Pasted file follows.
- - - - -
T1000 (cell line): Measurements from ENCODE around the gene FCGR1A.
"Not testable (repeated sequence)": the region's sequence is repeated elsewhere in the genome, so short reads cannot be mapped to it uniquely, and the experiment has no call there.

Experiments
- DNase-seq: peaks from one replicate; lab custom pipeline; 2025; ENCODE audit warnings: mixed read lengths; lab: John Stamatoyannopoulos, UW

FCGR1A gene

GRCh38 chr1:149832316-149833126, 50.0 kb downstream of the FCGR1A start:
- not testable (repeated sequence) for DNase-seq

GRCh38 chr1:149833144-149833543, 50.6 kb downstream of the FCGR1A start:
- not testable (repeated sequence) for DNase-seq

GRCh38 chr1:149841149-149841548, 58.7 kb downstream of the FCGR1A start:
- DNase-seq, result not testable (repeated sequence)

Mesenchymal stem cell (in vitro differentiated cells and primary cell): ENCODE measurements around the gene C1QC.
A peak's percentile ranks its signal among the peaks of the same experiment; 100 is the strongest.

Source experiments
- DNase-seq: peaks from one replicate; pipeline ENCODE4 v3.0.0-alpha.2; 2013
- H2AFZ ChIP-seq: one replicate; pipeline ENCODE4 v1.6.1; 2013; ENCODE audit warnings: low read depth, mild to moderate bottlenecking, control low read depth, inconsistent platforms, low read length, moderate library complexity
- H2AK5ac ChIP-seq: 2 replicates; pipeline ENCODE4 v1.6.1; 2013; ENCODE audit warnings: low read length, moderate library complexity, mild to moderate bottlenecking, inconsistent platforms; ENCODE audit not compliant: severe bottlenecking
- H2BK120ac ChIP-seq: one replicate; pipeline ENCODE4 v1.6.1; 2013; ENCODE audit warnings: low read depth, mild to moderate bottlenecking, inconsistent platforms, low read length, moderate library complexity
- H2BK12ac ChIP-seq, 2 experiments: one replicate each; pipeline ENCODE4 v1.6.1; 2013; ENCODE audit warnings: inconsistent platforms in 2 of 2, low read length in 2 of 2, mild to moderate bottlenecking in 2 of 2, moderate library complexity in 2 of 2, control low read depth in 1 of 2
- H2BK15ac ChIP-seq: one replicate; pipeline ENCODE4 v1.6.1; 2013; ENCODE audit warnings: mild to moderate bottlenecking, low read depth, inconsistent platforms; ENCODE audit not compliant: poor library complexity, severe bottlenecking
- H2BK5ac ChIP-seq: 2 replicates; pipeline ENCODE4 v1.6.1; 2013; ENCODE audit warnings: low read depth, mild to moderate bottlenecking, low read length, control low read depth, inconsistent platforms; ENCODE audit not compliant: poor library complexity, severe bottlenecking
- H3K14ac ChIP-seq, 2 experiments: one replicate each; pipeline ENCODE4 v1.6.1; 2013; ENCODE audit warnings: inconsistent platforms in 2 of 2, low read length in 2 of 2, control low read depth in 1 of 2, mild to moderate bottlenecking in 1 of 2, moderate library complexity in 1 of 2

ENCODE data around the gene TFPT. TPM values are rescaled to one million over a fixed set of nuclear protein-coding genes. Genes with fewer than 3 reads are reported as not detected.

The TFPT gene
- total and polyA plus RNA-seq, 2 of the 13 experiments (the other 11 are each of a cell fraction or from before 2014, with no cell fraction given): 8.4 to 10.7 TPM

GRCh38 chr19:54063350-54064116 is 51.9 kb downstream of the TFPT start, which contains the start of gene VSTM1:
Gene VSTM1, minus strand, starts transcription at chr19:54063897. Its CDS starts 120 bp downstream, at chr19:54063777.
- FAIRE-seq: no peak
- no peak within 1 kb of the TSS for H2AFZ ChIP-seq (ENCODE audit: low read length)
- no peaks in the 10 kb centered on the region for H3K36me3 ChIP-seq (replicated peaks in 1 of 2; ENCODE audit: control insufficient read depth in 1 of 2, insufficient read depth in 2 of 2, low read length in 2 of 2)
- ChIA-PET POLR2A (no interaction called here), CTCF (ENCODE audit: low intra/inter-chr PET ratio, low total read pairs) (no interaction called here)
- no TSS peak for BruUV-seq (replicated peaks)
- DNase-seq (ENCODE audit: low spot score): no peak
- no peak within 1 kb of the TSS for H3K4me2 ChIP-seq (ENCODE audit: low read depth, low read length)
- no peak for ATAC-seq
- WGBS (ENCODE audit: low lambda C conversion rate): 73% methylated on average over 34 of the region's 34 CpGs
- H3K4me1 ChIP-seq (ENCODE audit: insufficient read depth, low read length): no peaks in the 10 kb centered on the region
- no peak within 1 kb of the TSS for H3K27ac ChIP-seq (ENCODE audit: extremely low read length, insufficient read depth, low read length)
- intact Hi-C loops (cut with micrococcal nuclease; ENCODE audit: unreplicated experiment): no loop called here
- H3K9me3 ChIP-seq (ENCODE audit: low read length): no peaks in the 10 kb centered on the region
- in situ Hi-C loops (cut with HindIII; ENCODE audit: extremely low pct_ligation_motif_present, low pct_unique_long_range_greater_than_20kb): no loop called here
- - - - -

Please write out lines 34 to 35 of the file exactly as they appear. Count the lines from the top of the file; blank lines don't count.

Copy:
- no peak within 1 kb of the TSS for H3K4me2 ChIP-seq (ENCODE audit: low read depth, low read length)
- no peak for ATAC-seq